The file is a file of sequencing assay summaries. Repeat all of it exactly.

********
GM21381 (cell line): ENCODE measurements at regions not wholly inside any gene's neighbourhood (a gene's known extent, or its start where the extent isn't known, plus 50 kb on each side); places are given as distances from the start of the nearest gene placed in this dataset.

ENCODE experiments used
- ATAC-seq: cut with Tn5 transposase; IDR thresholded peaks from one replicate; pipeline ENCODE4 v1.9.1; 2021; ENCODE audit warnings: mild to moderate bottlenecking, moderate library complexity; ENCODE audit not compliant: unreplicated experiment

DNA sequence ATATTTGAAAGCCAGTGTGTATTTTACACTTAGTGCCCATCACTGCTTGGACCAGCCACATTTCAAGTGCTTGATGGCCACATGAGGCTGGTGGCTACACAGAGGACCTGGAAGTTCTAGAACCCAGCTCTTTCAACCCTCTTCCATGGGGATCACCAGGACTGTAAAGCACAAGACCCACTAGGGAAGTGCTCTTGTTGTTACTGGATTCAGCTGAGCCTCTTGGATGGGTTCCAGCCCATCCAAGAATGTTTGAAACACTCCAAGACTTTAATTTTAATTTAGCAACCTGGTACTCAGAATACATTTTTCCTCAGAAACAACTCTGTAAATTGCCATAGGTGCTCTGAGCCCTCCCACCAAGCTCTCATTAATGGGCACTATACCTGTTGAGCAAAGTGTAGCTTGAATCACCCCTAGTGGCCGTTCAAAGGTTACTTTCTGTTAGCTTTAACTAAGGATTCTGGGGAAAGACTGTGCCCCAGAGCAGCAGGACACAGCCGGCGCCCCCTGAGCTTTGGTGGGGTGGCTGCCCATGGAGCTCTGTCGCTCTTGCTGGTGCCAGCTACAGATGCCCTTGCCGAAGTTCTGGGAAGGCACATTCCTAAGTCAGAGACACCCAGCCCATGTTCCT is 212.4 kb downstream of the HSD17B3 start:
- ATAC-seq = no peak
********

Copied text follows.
GM21381 (cell line): ENCODE measurements at regions not wholly inside any gene's neighbourhood (a gene's known extent, or its start where the extent isn't known, plus 50 kb on each side); places are given as distances from the start of the nearest gene placed in this dataset.

ENCODE experiments used
- ATAC-seq: cut with Tn5 transposase; IDR thresholded peaks from one replicate; pipeline ENCODE4 v1.9.1; 2021; ENCODE audit warnings: mild to moderate bottlenecking, moderate library complexity; ENCODE audit not compliant: unreplicated experiment

DNA sequence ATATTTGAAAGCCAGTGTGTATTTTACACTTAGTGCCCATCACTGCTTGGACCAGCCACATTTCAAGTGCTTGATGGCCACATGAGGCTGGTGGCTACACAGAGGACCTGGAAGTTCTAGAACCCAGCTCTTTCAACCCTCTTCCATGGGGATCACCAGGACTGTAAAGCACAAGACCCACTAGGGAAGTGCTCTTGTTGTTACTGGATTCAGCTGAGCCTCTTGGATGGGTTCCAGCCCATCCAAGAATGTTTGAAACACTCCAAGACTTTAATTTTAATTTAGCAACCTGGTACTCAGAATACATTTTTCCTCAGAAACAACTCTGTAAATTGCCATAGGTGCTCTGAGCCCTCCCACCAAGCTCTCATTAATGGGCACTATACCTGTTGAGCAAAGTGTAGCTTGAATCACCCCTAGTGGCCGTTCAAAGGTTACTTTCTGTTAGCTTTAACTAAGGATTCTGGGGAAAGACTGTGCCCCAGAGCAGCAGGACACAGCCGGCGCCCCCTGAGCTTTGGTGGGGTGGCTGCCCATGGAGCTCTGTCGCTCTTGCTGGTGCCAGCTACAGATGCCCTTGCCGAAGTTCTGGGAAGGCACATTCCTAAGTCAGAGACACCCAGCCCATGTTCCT is 212.4 kb downstream of the HSD17B3 start:
- ATAC-seq = no peak